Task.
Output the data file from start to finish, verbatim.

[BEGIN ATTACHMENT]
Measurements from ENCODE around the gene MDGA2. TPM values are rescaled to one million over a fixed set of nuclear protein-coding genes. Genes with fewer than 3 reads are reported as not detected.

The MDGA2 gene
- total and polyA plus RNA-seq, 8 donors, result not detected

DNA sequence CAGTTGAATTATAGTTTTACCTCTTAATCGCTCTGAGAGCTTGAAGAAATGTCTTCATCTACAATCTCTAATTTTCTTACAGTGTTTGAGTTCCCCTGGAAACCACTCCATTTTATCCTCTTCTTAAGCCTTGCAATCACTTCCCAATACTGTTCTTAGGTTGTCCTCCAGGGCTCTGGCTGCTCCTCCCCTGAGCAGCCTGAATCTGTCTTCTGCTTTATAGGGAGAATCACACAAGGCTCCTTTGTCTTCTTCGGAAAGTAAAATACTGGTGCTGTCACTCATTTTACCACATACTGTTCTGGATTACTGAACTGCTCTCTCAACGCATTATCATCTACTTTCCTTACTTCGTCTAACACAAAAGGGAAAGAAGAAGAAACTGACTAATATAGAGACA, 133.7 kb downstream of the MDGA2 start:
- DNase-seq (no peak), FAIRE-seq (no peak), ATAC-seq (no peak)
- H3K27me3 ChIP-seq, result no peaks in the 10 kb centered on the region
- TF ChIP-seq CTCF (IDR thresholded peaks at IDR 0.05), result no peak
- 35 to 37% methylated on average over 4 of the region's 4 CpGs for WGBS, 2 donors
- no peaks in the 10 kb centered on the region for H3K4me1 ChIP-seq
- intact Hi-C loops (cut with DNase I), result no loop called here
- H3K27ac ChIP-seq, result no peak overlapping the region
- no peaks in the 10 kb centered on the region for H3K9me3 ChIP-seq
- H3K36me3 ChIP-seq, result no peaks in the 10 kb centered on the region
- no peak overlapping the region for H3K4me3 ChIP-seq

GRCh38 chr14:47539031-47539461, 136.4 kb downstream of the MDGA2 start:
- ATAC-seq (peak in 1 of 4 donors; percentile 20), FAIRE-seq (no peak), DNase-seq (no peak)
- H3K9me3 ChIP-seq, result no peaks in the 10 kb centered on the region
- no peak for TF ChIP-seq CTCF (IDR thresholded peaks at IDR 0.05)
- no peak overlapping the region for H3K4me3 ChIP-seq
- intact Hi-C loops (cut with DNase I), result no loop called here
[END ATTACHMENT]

Measurements from ENCODE around the gene MDGA2. TPM values are rescaled to one million over a fixed set of nuclear protein-coding genes. Genes with fewer than 3 reads are reported as not detected.

The MDGA2 gene
- total and polyA plus RNA-seq, 8 donors, result not detected

DNA sequence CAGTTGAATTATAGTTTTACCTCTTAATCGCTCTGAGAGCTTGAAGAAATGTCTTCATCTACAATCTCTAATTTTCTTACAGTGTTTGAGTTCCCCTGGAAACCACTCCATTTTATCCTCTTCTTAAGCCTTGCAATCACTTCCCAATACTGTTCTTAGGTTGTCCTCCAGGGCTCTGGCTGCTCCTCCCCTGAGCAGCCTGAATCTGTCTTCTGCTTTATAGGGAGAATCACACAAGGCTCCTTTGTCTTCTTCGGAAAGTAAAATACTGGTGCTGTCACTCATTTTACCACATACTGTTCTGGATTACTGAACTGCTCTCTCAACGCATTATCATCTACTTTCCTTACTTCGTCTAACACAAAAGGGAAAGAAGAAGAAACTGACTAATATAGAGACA, 133.7 kb downstream of the MDGA2 start:
- DNase-seq (no peak), FAIRE-seq (no peak), ATAC-seq (no peak)
- H3K27me3 ChIP-seq, result no peaks in the 10 kb centered on the region
- TF ChIP-seq CTCF (IDR thresholded peaks at IDR 0.05), result no peak
- 35 to 37% methylated on average over 4 of the region's 4 CpGs for WGBS, 2 donors
- no peaks in the 10 kb centered on the region for H3K4me1 ChIP-seq
- intact Hi-C loops (cut with DNase I), result no loop called here
- H3K27ac ChIP-seq, result no peak overlapping the region
- no peaks in the 10 kb centered on the region for H3K9me3 ChIP-seq
- H3K36me3 ChIP-seq, result no peaks in the 10 kb centered on the region
- no peak overlapping the region for H3K4me3 ChIP-seq

GRCh38 chr14:47539031-47539461, 136.4 kb downstream of the MDGA2 start:
- ATAC-seq (peak in 1 of 4 donors; percentile 20), FAIRE-seq (no peak), DNase-seq (no peak)
- H3K9me3 ChIP-seq, result no peaks in the 10 kb centered on the region
- no peak for TF ChIP-seq CTCF (IDR thresholded peaks at IDR 0.05)
- no peak overlapping the region for H3K4me3 ChIP-seq
- intact Hi-C loops (cut with DNase I), result no loop called here